Translated from Hebrew by Marshall Grant
© by Roberta Paula Books
Ram (Rami) Levin, of blessed memory
Son or Yitzhak and Dvora
Fell in the Yom Kippur war at the Chinese Farm on SImhat Torah -22 Tishrei, 5734.
Born in Poland on 12 Tishrei, 5711 - October 5, 1950
|The unveiling of the memorial plaque in the Holocaust Basement in Jerusalem,
in memory of the holy souls of Przedecz, 1961.
Rami is lighting a candle in their memory.
Goodbye, dear lady, goodbye and not till we meet again
I read that you lived for many years
So why is your frame black and not blue or red
Goodbye, dear lady, goodbye and not till we meet again
December 12, 1973
Mother, father and Gabriella, shalom!
I feel great and everything is fine with me. I hope you are the same. I hope you aren't worrying, because there is no reason for concern. In a short time, I hope we can return home and if it takes some time before I do, don't worry, it's for the best. So that's all, nothing else is new here. Moral is fine, and even better than that. My address is Military Mail 3130, and it will reach me, if anyone calls, give them my regards. Gabriella, call the university find out who is taking care of the farm and if everything is OK. Be healthy, and lehitra'ot.
|Israel Defense Forces
Military Mail Unit 3130
To the Levin family,
The soldier, Sergeant Rami Levin fell in action during an offensive in the central sector of Sinai on Thursday, 22 Tishrei, 5734, October 18, 1973.
Your son Rami, of blessed memory, served in an armor unit and went into battle as a tank platoon commander. Your son displayed courage and resourcefulness, and was calm under pressure while in combat against enemy tanks and infantry in the area of the Chinese Farm.
Your late son filled the role of a platoon commander, even though he was only a sergeant, in exemplary fashion, while leading by example and showing excellent leadership.
The image of Rami will be forever be in our memories, his comrades in arms.
In my name, and in the name of all the unit's soldiers, I express my deepest sorrow and we extend our condolences. Soldiers like your son have given us life,
January 17, 1974
I never dreamed I would write to you, and surely not when I know you won't receive the letter; but I believe that you knew what I think about you, since besides the loving glance, they were also occasionally voiced. Concerning the irritating day on the device, when you were the only one who didn't need any urging to go up to the observation and shooting post, and when I was angry at you when you wanted to booty from the abandoned Egyptian tank binoculars that would help you do your job and prevent the enemy from surprising you, only the binoculars, which are now surely in the dunes of the Chinese Farm. You probably don't remember that you were mad at me when you removed Ana (the dep. company commander) from the tank, since it took me a few seconds to know, think and understand where to evacuate him.
You were an excellent soldier, you took the initiative to do things and you did them in the best way possible; and not just in the war. I was so excited when I saw that in the backpack you brought from home was a book about birds in Israel. I hope you were able to look through it during the war and forget about the horrors. We saw a few jackals and foxes later in the field.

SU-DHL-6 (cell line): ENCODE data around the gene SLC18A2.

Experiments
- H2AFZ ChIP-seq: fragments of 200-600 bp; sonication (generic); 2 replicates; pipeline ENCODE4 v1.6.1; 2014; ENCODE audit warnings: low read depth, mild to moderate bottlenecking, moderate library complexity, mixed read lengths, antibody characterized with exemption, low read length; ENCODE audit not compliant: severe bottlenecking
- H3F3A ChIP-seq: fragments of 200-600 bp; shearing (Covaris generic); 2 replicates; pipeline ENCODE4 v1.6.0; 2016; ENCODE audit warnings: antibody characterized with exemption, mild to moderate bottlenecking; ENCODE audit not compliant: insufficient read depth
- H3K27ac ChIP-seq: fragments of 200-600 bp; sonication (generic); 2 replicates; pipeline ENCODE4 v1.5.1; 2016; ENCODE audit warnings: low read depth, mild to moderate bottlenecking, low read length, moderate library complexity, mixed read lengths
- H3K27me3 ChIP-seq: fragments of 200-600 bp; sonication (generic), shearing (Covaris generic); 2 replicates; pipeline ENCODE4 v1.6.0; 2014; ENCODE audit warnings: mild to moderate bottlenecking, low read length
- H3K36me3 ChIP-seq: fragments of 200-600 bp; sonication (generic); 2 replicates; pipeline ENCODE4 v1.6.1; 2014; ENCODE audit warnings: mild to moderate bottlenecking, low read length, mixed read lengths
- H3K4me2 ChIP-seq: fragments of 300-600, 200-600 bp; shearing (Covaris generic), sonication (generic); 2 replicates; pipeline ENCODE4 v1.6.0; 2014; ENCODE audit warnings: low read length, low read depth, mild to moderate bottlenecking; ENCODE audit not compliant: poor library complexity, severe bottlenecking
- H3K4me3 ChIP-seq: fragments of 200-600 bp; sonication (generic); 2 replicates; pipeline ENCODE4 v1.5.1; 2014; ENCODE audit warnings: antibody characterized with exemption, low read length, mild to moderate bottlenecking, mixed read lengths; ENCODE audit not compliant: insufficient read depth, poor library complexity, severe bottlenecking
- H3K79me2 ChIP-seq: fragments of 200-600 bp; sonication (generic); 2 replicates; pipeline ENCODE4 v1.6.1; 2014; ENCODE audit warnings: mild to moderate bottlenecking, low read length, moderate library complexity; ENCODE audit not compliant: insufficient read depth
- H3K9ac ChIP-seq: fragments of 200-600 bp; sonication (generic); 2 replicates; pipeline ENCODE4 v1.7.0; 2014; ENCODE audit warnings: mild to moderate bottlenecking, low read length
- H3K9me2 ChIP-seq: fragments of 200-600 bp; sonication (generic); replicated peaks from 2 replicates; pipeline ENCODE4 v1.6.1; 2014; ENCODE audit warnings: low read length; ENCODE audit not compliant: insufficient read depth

I won't tell you about how the war continued, even though this surely would interest you. We don't really believe, but hope with all our heart, that things will be good, there will be peace, and let it be that we can, in the future, travel in the warzone with books about Israel's birds and its plants packed in our backpacks in a real Jeep, and not in an army pack in the turret's basket.
Goodbye Rami, and until we meet again, we promise we will meet and see each other often in our memories, with the entire company.
Words don't do justice for the sorrow and bereavement of mothers who have lost what is dearest to them, and for the sorrow of fathers, who say kaddish for their sons, and no author nor poet is ever able to detail the magnificence of their heroism.
Their memory is etched into my soul until the day I die.
I met Rami, of blessed memory, during his military service. During basic training, in the tank company, in exercises, in the War of Attrition and in reserve service. The grueling exercises were never hard for him, and even when he was exhausted he found the mental strength to smile and make jokes, and to carry everyone around him.
I remember once in the War of Attrition, during one of the nights, his platoon was surprised by an enemy ambush. For a moment, everyone was lost and confused. Rami came to his senses first, opened fire and the enemy attackers retreated. More than anything else, his integrity stood out, along with his willingness to always help and be considerate of others around him. For these reasons, and because of his natural friendly demeanor, he was the center of attention and strengthened and unified the entire company.
His vast experience as a tank commander, along with his previous knowledge, proved themselves during the cruel war, which he was unable to survive.
On October 10, 1973, in a defensive battle along the Suez Canal, Rami, of blessed memory, extracted me from where I lay wounded and helpless in a stricken tank,
I was unable to repay my debt.
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